“After three years of working to expand access to medication abortion at our public universities, I'm ecstatic that #SB24 was signed into law! Today, California stood on the right side of history by protecting and prioritizing the right to choose,’ Levya also said in a statement. “Just because you have a constitutional right, if you don’t have access to that constitutional right, then it’s really no right at all. I’m tired of women being shamed.”

‘Other states … go backward’

Newsom, upon signing the bill, pointed to several Republican-led states, including Georgia, Kentucky and Mississippi, that have passed laws banning abortions at around six weeks into pregnancy once a fetal heartbeat is detected.

“As other states and the federal government go backward, restricting reproductive freedom, in California we are moving forward, expanding access and reaffirming a woman’s right choose,” Newsom said at news conference Friday, according to the Sacramento Bee. “We’re removing barriers to reproductive health — increasing access on college campuses and using technology to modernize how patients interact with providers.”

“As other states and the federal government go backward, restricting reproductive freedom, in California we are moving forward, expanding access and reaffirming a woman’s right choose.”

Former California Gov. Jerry Brown vetoed a similar bill last year, arguing it was not necessary because abortion services were readily available off campus. Newsom, a former mayor of San Francisco who became governor in January, said the law is needed "as other states and the federal government go backward, restricting reproductive freedom."

Other pro-life reactions

Other Religious and pro-life groups also opposed the bill.

Live Action President Lila Rose said the law "turns universities into abortion centers."

Maria Jose Fernandez, legislative advocate for the California Catholic Conference, said the law is "trying to limit the alternatives for women."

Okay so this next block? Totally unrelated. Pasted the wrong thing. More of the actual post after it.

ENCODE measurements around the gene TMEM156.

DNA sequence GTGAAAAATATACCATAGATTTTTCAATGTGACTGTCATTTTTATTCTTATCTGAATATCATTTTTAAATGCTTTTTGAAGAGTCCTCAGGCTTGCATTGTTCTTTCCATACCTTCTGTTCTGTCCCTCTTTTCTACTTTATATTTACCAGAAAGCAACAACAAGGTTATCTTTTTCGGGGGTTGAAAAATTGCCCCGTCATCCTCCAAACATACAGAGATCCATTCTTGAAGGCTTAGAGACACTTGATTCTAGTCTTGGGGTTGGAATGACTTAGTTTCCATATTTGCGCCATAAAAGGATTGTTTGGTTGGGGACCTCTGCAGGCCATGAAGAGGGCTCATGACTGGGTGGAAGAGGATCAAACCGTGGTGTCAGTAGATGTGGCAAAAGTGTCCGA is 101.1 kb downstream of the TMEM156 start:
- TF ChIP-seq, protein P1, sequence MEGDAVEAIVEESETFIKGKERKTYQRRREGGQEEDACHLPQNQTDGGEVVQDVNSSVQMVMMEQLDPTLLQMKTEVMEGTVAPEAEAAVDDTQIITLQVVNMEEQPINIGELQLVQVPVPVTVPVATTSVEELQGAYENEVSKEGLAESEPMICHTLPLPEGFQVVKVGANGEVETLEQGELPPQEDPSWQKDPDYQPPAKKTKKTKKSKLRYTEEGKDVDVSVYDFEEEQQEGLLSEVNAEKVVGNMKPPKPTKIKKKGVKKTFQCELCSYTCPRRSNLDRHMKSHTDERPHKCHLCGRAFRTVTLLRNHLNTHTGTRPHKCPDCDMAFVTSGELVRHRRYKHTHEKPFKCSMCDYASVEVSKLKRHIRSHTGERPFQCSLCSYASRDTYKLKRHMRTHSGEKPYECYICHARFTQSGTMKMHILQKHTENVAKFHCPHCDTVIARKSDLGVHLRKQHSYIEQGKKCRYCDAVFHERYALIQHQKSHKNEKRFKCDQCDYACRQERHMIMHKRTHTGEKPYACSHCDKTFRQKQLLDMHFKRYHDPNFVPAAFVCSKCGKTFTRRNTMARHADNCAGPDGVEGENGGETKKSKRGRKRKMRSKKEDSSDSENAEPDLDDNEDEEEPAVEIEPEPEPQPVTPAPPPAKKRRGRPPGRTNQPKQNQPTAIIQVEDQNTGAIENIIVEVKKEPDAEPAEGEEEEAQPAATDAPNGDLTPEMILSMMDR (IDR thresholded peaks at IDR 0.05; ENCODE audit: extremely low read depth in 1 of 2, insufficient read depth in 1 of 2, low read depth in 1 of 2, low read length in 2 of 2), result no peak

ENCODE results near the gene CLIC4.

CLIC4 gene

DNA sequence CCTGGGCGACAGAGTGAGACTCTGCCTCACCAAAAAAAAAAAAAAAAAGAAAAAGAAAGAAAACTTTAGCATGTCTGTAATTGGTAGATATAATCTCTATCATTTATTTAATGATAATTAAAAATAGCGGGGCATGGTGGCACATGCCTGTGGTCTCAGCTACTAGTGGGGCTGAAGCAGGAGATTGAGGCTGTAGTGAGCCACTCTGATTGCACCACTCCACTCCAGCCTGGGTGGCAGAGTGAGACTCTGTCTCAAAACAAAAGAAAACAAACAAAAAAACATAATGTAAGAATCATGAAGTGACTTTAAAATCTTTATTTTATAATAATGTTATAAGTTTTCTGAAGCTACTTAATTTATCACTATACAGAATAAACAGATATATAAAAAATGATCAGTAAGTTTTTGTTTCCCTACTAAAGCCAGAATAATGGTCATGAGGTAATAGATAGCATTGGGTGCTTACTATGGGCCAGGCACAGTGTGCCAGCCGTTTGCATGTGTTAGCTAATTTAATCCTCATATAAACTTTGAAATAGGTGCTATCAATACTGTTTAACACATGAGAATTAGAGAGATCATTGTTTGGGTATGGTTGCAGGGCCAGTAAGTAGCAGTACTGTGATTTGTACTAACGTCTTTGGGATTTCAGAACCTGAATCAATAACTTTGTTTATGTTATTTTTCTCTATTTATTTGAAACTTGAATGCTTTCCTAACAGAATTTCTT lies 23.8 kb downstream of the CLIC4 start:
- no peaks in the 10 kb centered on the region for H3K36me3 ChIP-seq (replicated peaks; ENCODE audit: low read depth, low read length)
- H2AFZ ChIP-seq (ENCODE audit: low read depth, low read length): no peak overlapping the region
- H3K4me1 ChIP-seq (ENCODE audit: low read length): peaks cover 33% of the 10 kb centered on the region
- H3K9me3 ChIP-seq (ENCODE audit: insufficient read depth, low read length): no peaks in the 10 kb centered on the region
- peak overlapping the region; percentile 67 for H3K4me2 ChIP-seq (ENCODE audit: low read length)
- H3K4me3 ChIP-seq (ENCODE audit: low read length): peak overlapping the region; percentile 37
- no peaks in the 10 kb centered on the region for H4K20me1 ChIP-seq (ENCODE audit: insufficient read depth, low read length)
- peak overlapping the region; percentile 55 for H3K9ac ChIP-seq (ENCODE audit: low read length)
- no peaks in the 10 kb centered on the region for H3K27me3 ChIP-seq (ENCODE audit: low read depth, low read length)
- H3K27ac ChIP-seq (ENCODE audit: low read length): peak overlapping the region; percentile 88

"We're giving them the option to terminate a life, but what about those who want to continue on with that pregnancy? Where is the help for those women?" Fernandez told The Associated Press.

Bishop Jaime Soto, president of the California Catholic Conference, implored Catholics and other Christians in an open letter to pray for the dissolution of SB 24 in order to shield “infants and young college-age women from the scourge of abortion,” the Los Angeles Times reported.

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The state's Republicans voted against the measure in committee hearings. A handful of Assembly Democrats abstained during floor debates. The Department of Finance, under Newsom’s office, also opposed the bill, citing a lack of resources, personnel expertise and private funds to support a program of such “size, scope or content.”

Also Friday, Newsom signed a law clarifying that Planned Parenthood can prescribe birth control via teleconference without a video chat, as it can in other states.

Jodi Hicks, president and CEO of Planned Parenthood Affiliates of California, said the bill signings show "that California understands reproductive health care is health care. And health care is a human right."

The Associated Press contributed to this report.